News – AU – Somalia’s Jubbaland region refuses to accept national president in election talks


Mohamed Abdullahi Mohamed, President of Somalia, attends the London Somalia Conference at Lancaster House on Nov. May 2017 [File, Jack Hill, Reuters]

One in five Somali regional governments said on Sunday it had refused to include national president Mohamed Abdullahi Mohamed in talks aimed at resolving a deadlock in late elections and exacerbating a voting crisis

The heads of state and government of the two states of Puntland and Jubbaland had already announced earlier this month that they would no longer recognize President Mohamed, whose term of office expired in February8

“The expired President Farmajo should leave the electoral process. He shouldn’t play a role in the electoral process so that all political actors have confidence in them,” Jubbaland’s state house said in a statement in which he nicknamed Mohamed

The state news agency Somalia reported on Sunday that Mohamed met with the Prime Minister, the presidents of the states of Hirshabele, Galmudug and South West, UN Representative and the mayor of the capital Mogadishu in his office in the Somalia villa

In early February, an alliance of Somali opposition parties said they would reject any attempt to extend Muhammad’s term of office

The alliance called for the creation of a national council of lawmakers, opposition leaders and civil society to rule the Horn of Africa nation after the president’s term ran out with no clear succession plan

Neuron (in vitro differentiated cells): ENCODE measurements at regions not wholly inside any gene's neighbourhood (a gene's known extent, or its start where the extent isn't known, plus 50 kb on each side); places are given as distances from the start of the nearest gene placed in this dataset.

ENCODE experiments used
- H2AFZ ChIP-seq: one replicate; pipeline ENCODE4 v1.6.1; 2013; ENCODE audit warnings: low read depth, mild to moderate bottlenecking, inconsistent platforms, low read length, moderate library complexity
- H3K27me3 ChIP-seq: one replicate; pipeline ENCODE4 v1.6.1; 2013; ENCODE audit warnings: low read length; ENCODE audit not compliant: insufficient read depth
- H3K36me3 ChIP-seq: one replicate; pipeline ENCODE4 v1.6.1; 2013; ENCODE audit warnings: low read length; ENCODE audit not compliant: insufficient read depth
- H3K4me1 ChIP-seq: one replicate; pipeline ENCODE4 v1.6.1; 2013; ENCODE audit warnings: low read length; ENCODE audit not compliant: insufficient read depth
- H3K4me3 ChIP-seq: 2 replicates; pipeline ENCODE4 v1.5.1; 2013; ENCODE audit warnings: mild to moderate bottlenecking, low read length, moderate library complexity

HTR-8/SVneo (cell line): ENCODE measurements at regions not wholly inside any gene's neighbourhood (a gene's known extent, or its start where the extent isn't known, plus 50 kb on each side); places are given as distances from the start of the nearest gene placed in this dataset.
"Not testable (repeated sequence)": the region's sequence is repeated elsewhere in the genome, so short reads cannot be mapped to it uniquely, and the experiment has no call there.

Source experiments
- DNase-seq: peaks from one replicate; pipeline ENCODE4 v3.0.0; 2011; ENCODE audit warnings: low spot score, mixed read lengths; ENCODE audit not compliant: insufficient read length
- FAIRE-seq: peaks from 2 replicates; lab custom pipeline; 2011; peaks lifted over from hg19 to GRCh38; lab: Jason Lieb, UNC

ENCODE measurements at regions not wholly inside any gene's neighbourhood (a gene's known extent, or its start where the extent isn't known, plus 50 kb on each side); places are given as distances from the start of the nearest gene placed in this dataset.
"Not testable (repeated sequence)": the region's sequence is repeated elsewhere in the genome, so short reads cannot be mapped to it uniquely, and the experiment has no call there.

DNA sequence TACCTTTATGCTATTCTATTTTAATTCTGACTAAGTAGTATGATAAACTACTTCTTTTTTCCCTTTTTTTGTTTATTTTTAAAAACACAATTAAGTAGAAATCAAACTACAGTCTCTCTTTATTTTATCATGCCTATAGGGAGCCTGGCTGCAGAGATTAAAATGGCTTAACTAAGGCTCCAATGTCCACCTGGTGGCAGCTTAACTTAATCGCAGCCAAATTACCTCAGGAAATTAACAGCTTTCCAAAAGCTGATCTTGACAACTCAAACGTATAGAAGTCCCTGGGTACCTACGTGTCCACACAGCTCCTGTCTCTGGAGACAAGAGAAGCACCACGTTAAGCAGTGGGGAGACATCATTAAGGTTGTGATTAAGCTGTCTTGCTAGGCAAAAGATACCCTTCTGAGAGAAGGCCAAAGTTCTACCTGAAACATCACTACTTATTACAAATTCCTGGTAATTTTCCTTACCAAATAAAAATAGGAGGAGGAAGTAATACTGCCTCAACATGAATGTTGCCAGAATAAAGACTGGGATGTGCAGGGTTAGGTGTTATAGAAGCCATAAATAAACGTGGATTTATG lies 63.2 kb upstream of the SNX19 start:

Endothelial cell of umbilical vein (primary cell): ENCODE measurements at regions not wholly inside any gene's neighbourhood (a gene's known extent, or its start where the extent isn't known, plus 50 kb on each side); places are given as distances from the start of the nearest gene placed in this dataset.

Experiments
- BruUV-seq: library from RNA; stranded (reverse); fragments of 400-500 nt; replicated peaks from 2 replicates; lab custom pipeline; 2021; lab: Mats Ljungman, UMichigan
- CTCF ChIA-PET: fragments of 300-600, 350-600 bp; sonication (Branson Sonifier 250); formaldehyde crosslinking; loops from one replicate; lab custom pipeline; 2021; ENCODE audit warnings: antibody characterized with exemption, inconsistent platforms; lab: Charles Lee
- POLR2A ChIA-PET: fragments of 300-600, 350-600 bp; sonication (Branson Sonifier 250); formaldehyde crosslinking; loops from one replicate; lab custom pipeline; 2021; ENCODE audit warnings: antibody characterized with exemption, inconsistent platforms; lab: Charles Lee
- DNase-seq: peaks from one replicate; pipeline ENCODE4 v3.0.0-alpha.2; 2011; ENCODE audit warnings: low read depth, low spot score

On Friday, government troops and opposition supporters – including some soldiers – exchanged shots in Mogadishu during street collisions that broke out during a protest march against the late elections

A union of opposition presidential candidates said Saturday they would continue their marches pending all-inclusive talks on the vote

The violence raised concerns that the military could split along clan lines and fuel an al-Qaeda-related insurgency, particularly as hundreds of US. Troops recently withdrew from Somalia

Somalia had previously planned to hold its first direct elections since the outbreak of civil war in 1991, but delays in preparations and continued attacks by Islamist insurgents from Al Shabaab forced it to plan another indirect vote

While the constitution provides for four-year terms for the presidency, extending the government’s term through parliament is legally permissible by setting precedents, although analysts warn that the move is politically charged

Somalia, Mogadishu, Mohamed Abdullahi Farmaajo

News – AU – Somalia’s Jubbaland region refuses to accept national president in election talks